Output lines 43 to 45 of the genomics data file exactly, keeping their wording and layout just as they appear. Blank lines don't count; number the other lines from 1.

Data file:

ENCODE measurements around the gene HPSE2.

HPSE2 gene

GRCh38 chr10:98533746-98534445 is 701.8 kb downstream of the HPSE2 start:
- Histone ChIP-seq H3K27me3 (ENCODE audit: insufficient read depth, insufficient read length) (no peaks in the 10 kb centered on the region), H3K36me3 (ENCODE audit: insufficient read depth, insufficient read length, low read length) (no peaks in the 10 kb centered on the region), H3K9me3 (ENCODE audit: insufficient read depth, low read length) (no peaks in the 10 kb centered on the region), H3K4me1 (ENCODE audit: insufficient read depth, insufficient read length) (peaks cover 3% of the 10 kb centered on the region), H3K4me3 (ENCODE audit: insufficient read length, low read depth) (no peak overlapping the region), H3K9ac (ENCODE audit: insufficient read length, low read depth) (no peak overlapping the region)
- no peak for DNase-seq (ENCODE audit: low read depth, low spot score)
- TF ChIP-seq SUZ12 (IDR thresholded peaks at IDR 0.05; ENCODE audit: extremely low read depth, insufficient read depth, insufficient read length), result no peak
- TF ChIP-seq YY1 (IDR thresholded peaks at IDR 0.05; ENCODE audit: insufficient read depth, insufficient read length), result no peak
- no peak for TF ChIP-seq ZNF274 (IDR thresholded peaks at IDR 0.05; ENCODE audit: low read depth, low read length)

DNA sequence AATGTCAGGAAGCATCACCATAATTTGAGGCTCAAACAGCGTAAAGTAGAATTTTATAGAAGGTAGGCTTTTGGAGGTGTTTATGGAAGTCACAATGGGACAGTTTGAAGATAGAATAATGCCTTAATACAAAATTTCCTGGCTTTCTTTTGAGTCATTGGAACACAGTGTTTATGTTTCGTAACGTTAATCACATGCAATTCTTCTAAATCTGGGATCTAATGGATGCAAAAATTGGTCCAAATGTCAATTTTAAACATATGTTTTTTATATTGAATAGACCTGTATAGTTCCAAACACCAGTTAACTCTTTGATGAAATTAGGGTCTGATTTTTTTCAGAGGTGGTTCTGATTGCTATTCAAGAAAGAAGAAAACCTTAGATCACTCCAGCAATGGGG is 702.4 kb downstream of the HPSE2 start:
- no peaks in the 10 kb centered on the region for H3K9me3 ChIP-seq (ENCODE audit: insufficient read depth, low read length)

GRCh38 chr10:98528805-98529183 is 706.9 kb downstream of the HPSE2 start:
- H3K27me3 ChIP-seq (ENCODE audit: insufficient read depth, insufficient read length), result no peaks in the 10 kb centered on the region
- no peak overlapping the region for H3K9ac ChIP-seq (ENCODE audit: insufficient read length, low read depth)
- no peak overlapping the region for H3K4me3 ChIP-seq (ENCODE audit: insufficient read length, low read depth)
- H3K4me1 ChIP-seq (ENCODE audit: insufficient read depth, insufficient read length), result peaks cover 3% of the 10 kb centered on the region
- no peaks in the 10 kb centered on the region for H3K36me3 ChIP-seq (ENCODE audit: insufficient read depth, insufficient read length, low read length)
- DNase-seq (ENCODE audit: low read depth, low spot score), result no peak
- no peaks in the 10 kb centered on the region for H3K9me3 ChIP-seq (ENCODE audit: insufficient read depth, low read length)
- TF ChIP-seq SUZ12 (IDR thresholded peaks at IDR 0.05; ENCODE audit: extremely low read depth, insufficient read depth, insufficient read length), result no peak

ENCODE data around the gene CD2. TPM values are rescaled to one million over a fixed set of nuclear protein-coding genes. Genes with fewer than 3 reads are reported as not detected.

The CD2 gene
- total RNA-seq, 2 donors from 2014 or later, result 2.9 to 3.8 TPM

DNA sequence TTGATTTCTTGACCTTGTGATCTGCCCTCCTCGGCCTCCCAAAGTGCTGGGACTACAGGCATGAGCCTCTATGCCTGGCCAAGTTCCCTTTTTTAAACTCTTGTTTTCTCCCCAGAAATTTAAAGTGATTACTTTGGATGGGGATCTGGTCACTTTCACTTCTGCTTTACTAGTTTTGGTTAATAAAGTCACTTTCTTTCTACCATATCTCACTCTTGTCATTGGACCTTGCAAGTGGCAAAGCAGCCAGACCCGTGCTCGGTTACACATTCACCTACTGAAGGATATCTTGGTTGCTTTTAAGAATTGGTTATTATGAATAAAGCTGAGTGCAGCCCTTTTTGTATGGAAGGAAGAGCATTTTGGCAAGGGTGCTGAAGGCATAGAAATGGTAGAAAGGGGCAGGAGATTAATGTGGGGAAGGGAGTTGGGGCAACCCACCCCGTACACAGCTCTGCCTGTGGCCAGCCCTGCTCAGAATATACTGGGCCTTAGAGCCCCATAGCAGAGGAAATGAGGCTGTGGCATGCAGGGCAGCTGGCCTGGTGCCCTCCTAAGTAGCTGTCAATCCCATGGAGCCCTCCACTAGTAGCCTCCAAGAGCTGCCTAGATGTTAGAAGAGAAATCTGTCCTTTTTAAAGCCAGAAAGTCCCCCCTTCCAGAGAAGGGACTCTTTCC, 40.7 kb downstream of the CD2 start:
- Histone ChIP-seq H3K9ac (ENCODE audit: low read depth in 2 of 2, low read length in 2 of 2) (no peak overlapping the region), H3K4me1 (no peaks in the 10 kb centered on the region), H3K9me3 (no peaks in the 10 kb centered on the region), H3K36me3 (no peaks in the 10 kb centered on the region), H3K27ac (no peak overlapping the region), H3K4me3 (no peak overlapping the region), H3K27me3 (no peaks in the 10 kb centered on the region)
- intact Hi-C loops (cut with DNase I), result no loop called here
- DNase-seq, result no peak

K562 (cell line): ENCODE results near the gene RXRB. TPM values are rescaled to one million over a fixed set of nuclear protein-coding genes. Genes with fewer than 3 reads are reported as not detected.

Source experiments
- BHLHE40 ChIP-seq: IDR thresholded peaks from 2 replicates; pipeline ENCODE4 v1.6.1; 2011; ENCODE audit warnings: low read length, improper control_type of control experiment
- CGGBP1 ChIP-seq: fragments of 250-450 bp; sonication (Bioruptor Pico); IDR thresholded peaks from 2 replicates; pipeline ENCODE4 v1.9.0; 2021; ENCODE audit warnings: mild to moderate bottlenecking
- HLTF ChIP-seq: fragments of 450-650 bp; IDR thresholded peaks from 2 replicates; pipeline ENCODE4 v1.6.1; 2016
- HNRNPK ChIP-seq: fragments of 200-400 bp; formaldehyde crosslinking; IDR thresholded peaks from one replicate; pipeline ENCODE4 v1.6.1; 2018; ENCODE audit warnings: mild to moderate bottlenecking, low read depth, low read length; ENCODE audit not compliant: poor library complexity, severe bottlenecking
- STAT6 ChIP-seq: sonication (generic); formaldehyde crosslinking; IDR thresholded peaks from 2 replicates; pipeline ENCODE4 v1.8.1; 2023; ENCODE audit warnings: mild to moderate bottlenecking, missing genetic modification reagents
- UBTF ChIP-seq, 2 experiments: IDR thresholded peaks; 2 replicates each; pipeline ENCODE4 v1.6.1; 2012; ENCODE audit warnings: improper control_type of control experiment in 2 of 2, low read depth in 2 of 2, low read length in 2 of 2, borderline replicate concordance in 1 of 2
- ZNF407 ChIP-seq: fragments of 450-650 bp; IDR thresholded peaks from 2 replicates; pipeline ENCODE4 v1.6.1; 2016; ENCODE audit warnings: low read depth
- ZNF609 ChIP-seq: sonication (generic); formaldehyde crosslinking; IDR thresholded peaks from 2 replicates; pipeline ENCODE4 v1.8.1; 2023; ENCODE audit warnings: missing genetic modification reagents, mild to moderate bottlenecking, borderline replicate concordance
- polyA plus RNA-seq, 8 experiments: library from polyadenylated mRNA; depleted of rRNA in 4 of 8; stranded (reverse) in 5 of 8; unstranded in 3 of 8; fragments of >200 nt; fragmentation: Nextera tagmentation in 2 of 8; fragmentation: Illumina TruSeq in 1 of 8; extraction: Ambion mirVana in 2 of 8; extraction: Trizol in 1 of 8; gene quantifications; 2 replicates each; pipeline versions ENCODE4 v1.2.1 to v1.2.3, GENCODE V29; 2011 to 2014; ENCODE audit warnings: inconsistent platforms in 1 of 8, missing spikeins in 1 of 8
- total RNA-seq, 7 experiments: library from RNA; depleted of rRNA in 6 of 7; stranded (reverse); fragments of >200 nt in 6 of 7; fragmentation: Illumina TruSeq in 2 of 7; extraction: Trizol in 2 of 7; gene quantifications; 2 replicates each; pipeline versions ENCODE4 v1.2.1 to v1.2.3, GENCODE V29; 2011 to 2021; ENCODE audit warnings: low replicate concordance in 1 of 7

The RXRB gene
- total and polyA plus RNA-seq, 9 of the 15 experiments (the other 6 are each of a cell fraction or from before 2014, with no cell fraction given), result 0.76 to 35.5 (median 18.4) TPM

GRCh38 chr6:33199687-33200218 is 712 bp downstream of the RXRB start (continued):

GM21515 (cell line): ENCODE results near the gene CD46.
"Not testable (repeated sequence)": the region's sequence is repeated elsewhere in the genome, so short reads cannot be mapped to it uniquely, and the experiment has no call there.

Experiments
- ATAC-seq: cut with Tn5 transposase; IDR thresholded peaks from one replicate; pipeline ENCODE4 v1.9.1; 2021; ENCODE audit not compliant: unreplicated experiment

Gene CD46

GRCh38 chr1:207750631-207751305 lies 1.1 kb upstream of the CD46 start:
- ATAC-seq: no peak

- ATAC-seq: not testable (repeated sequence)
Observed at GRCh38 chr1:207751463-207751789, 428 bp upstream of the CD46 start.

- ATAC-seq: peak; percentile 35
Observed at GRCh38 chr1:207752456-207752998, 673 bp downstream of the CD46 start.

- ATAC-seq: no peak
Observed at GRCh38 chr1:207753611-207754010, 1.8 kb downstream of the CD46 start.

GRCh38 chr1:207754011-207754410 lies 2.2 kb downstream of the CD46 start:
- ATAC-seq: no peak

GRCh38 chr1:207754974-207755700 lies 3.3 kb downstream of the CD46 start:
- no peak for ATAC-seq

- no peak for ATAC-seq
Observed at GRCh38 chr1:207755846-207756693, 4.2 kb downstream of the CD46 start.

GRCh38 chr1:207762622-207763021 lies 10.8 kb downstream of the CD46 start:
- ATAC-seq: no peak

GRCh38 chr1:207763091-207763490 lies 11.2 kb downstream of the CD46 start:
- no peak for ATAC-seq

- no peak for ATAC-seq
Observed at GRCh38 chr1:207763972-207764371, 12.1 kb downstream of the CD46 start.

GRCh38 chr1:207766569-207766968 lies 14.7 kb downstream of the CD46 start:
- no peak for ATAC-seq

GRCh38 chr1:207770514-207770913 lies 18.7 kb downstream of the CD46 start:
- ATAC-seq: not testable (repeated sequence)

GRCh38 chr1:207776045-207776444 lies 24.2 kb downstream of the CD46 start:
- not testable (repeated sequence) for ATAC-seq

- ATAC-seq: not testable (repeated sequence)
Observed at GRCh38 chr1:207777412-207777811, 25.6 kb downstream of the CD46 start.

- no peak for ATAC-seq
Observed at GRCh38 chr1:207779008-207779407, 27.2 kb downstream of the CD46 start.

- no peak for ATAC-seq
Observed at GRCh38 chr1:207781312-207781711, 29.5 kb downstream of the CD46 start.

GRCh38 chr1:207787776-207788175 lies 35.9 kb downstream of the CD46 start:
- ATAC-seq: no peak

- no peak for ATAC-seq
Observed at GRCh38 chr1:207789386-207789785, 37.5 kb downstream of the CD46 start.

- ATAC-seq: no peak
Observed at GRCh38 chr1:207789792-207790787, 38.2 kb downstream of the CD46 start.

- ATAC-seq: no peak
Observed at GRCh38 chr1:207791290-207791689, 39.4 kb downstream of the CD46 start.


"Not testable (repeated sequence)": the region's sequence is repeated elsewhere in the genome, so short reads cannot be mapped to it uniquely, and the experiment has no call there.

Experiments
- ATAC-seq: cut with Tn5 transposase; IDR thresholded peaks from one replicate; pipeline ENCODE4 v1.9.1; 2021; ENCODE audit not compliant: unreplicated experiment